DENVER — Facing annual and often times double-digit percentage price increases, patients in need of prescription drugs are desperate for solutions.
Colorado legislators tried to play mediator on Wednesday with the first hearing in the House Health and Insurance Committee for the Prescription Drugs Cost Reduction bill.
If passed, HB19-1296 would require manufacturers, pharmacy benefit managers (PBMs), insurers and even non-profits to report certain pricing information. Lawmakers, like Democratic Rep. Dominique Jackson who's one of the bill's primary sponsors, said that would help lawmakers pinpoint why drug prices are skyrocketing.
"It’s like anything else," Rep. Jackson said. "You go to the doctor and you figure out why your finger hurts. Then you fix the finger. This is basically that -- trying to figure out why the costs are shifting, why they’re changing and who’s responsible for what pieces of it. Then hopefully we can get to a place where we can fix these rising costs."
Patients with long-term illnesses testified on Wednesday in favor of the bill. They argued that people shouldn't have to choose between life-saving medications or paying their bills. One of those patients was Claudia Curry Hill who was diagnosed with progressive Multiple Sclerosis.
Curry Hill said at one point, while she had insurance through her husband who worked for the government, the total cost for two different prescription drugs was $400. She said after he retired, prices shot up between $700 and $3,000 so she ultimately made the decision to forego the medication.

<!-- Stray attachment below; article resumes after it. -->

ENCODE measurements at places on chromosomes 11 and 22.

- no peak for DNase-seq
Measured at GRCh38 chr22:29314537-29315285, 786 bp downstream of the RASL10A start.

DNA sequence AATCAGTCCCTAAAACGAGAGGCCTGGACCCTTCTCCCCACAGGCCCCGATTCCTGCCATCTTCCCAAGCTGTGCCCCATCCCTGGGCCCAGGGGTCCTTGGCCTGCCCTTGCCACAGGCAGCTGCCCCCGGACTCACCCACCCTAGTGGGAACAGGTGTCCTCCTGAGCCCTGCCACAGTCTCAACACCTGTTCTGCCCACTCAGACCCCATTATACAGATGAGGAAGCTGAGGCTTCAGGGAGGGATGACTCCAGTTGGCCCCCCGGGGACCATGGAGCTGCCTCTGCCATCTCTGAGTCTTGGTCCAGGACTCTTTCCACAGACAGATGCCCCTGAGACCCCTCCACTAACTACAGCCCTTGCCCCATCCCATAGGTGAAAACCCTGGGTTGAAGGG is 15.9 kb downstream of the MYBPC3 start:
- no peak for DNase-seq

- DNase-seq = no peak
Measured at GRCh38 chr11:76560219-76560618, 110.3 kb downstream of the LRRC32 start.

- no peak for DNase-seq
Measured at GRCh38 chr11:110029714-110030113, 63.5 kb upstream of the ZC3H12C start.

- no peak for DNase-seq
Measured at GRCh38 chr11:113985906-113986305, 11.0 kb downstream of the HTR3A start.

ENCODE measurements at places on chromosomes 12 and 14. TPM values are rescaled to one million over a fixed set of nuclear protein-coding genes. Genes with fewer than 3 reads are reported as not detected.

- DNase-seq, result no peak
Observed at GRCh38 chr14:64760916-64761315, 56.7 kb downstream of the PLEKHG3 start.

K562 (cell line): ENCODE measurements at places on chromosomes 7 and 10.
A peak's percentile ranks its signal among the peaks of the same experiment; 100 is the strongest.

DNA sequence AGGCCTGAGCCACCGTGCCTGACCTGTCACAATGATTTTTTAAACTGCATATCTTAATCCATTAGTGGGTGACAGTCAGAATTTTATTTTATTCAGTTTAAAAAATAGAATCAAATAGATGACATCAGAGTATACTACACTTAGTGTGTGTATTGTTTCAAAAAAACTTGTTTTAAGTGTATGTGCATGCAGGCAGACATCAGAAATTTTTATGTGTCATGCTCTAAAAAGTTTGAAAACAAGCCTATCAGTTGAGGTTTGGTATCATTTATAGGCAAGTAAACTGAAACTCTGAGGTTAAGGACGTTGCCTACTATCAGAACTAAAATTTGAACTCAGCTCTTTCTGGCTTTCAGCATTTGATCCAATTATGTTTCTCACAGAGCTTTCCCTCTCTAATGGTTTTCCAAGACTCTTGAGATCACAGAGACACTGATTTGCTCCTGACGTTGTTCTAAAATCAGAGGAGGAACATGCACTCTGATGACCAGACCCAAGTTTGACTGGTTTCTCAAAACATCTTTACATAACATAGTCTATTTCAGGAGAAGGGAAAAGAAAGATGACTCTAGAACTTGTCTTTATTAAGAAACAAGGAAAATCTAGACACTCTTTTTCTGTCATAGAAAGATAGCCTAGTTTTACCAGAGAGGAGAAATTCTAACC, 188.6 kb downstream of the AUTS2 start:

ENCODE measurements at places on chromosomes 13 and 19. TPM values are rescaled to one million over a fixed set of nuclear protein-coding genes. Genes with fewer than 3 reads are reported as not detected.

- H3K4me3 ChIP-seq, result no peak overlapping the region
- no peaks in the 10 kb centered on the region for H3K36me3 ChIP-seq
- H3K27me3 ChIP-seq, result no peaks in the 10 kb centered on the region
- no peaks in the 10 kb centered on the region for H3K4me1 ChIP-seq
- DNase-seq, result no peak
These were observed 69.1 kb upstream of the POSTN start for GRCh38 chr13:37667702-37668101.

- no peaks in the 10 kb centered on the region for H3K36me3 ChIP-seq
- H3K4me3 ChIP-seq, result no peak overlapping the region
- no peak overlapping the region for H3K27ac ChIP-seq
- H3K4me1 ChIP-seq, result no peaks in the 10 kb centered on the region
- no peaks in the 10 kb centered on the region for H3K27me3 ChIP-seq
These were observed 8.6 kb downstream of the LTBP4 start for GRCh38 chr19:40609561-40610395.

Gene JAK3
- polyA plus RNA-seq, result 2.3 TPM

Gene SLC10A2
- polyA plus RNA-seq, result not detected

"I actually was very frightened when I decided to go off because I didn't want to completely become incapacitated and have to be in a wheelchair all the time," Curry Hill said.
The pharmaceutical industry's lobbying wing told 9NEWS on Wednesday they all for transparency, however, they don't agree with how much information they'd be required to share in the bill's current version.
"We also have to report quite a bit of sensitive and proprietary information, so we just want to ensure that the language around protecting that information from public disclosure -- or more importantly, from disclosure to competitors within the industry -- is adequate enough," said Dana Malick, the senior policy director for Pharmaceutical Research Manufacturers of America, also known as PhRMA.
Malick said she and her team will continue working with the bill's sponsors until they get it right.
Another way legislators said the bill could lower consumer costs is by requiring insurers to pass rebates directly on to patients. They say that would make the prescription drugs cheaper at pharmacy counters.
Some of the bill's opponents said that portion of the bill wouldn't reduce prices but instead shift them on to other people.
The bill passed the House Health and Insurance Committee with a 7-4 vote along party lines.
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